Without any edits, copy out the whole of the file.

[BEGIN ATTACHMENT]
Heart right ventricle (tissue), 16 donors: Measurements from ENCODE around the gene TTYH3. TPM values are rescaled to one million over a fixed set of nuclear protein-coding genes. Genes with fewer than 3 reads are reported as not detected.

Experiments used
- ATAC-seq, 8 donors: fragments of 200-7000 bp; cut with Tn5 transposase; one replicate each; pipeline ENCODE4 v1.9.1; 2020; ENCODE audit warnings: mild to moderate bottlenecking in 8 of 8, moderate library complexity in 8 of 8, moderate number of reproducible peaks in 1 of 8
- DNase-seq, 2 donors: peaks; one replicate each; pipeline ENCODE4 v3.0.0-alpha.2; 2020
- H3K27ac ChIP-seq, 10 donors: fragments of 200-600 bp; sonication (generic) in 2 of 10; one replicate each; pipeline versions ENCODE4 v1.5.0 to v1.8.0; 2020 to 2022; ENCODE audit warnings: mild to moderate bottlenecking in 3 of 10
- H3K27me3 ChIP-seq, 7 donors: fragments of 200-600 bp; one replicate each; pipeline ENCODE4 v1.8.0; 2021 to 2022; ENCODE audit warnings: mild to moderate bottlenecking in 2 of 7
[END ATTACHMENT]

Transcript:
Heart right ventricle (tissue), 16 donors: Measurements from ENCODE around the gene TTYH3. TPM values are rescaled to one million over a fixed set of nuclear protein-coding genes. Genes with fewer than 3 reads are reported as not detected.

Experiments used
- ATAC-seq, 8 donors: fragments of 200-7000 bp; cut with Tn5 transposase; one replicate each; pipeline ENCODE4 v1.9.1; 2020; ENCODE audit warnings: mild to moderate bottlenecking in 8 of 8, moderate library complexity in 8 of 8, moderate number of reproducible peaks in 1 of 8
- DNase-seq, 2 donors: peaks; one replicate each; pipeline ENCODE4 v3.0.0-alpha.2; 2020
- H3K27ac ChIP-seq, 10 donors: fragments of 200-600 bp; sonication (generic) in 2 of 10; one replicate each; pipeline versions ENCODE4 v1.5.0 to v1.8.0; 2020 to 2022; ENCODE audit warnings: mild to moderate bottlenecking in 3 of 10
- H3K27me3 ChIP-seq, 7 donors: fragments of 200-600 bp; one replicate each; pipeline ENCODE4 v1.8.0; 2021 to 2022; ENCODE audit warnings: mild to moderate bottlenecking in 2 of 7